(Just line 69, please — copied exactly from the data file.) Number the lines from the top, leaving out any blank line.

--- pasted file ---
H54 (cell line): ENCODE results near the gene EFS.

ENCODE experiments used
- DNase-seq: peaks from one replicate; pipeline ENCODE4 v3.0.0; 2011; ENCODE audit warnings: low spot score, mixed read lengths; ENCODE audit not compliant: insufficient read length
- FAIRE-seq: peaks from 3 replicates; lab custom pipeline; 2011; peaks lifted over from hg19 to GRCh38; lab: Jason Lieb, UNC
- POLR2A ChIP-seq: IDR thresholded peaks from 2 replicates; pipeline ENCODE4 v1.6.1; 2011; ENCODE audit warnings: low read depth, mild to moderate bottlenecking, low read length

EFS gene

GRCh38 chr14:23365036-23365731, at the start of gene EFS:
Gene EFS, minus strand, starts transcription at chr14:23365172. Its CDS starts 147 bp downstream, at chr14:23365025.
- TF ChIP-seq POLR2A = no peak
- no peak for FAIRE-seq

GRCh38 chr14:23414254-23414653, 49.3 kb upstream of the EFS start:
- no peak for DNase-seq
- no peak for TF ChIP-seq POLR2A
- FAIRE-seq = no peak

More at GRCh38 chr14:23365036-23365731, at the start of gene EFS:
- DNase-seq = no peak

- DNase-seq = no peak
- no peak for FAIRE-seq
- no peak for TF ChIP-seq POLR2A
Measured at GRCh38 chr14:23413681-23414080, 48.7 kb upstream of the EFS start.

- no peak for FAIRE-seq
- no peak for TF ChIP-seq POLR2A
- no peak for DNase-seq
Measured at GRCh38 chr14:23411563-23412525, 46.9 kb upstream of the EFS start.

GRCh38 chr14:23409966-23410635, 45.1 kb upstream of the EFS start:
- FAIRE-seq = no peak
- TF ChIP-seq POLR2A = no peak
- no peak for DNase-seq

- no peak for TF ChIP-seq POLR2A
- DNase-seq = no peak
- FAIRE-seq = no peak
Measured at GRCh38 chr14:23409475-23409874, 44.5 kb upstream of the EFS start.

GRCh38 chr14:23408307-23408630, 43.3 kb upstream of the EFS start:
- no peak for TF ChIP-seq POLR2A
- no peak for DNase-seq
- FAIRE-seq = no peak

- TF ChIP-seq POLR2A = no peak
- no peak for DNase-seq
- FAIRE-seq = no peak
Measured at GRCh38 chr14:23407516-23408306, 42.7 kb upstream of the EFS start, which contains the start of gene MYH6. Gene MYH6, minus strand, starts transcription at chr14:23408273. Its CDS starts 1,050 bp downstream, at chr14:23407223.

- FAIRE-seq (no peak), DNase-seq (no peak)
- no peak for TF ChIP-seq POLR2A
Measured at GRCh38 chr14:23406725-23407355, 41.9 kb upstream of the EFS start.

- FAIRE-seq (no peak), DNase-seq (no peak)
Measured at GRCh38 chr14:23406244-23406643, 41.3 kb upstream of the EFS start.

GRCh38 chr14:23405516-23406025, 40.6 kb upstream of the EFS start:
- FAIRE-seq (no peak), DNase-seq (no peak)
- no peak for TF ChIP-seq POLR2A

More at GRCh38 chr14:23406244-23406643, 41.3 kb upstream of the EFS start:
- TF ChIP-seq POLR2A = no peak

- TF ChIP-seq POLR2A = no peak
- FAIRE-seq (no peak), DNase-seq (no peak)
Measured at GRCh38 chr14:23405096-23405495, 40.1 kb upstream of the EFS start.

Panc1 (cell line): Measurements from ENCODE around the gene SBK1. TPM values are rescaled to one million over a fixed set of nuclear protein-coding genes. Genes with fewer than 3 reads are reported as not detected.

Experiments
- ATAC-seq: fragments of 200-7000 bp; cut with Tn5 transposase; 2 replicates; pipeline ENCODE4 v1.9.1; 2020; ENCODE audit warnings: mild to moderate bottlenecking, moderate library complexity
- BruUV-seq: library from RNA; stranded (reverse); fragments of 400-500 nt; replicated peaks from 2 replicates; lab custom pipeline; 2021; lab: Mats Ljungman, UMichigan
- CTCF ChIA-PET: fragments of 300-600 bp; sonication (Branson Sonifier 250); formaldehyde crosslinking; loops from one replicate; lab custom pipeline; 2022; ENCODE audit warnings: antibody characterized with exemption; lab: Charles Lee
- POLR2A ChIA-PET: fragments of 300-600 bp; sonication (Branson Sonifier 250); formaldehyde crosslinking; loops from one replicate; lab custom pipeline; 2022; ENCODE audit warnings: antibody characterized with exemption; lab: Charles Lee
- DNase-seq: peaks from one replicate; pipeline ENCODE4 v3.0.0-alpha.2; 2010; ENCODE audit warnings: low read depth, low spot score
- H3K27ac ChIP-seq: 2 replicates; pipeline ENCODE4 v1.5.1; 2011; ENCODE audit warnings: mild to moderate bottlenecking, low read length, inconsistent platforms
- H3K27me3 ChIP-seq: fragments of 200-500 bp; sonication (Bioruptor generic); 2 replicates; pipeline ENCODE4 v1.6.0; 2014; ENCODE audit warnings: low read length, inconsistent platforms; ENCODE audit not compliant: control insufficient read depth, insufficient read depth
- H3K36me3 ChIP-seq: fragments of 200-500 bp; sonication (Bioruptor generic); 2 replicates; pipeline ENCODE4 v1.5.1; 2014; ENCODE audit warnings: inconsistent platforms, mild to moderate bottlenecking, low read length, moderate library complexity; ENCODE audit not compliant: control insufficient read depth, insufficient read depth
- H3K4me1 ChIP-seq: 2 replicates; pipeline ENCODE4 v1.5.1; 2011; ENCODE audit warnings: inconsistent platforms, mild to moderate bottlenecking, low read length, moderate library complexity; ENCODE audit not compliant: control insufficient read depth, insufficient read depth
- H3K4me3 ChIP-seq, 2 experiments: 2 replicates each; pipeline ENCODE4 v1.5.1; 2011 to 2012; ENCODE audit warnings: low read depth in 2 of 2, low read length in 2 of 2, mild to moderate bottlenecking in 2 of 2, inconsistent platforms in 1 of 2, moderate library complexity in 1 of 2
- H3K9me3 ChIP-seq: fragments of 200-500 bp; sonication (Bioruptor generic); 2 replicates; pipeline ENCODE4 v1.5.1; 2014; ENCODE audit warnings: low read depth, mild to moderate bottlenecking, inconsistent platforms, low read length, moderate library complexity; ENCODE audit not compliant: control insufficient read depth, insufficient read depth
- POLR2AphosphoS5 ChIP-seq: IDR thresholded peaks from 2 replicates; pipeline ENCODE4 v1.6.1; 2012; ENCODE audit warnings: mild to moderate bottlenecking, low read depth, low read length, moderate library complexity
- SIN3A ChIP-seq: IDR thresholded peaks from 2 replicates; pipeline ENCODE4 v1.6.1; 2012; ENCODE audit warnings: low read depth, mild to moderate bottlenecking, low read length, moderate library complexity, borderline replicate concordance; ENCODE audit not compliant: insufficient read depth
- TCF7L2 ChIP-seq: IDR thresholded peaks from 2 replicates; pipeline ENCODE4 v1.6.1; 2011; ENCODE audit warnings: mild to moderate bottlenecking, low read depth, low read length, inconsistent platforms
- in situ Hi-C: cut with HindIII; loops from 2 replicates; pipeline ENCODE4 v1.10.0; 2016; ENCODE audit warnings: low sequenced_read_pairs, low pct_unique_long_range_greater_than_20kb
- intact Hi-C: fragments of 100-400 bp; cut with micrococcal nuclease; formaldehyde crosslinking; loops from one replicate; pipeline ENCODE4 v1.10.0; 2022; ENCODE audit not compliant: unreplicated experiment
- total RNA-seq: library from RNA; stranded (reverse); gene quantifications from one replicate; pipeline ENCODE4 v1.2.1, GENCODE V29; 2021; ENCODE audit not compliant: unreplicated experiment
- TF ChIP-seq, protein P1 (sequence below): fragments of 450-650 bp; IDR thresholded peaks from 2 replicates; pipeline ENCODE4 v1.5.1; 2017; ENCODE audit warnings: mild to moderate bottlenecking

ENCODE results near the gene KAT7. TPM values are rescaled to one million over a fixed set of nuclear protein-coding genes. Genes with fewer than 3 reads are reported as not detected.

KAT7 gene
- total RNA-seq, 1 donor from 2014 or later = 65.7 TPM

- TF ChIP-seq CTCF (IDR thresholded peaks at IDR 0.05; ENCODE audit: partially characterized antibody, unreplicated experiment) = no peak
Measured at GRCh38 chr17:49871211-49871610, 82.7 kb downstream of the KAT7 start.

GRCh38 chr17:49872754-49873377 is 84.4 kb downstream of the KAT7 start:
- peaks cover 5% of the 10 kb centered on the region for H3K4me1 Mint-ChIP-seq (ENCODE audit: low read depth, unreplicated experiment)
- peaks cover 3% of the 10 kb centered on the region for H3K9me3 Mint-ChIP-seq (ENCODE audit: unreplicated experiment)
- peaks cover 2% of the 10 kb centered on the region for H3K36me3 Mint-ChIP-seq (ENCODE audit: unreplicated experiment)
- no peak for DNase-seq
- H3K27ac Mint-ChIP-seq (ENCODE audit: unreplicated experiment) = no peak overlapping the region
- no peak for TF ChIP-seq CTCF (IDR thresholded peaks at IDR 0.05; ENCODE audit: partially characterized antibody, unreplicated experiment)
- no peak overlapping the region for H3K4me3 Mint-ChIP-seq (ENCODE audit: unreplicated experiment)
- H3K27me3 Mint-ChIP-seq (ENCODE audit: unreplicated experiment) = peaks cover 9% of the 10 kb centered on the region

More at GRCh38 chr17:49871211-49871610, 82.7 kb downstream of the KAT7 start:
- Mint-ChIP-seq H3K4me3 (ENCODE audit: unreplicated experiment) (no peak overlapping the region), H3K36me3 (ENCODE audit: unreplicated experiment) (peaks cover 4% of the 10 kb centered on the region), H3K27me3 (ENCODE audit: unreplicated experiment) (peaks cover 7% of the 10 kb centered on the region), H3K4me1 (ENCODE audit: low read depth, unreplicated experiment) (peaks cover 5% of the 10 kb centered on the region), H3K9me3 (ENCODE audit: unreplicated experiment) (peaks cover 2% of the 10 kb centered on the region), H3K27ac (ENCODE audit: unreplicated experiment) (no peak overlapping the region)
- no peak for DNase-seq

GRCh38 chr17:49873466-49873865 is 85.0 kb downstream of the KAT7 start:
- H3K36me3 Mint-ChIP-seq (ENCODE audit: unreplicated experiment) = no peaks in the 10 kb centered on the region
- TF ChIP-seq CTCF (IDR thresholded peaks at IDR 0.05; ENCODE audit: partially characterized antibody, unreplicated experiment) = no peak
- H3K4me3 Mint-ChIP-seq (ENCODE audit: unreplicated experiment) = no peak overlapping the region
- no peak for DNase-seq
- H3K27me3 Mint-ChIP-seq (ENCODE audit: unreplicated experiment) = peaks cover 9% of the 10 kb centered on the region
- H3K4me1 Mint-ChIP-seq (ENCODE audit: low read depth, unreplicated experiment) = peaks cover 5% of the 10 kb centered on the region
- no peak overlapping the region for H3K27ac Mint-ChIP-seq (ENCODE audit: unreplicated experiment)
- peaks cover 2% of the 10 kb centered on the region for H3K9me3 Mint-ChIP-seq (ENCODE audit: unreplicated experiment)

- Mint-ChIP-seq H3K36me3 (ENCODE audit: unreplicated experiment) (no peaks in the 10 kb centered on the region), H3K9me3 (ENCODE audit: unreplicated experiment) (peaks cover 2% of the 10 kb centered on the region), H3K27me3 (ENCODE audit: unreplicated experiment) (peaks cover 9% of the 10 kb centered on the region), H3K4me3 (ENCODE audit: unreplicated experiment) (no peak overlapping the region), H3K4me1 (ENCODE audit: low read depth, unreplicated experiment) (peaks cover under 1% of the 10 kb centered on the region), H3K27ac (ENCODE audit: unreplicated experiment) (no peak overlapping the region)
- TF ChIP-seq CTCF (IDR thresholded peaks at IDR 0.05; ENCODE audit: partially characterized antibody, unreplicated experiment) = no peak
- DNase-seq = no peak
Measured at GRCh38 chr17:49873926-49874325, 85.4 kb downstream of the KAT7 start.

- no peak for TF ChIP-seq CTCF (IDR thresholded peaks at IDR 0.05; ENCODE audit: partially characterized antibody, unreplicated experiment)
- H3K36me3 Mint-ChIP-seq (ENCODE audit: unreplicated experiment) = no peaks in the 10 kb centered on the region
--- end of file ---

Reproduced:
- TCF7L2 ChIP-seq: IDR thresholded peaks from 2 replicates; pipeline ENCODE4 v1.6.1; 2011; ENCODE audit warnings: mild to moderate bottlenecking, low read depth, low read length, inconsistent platforms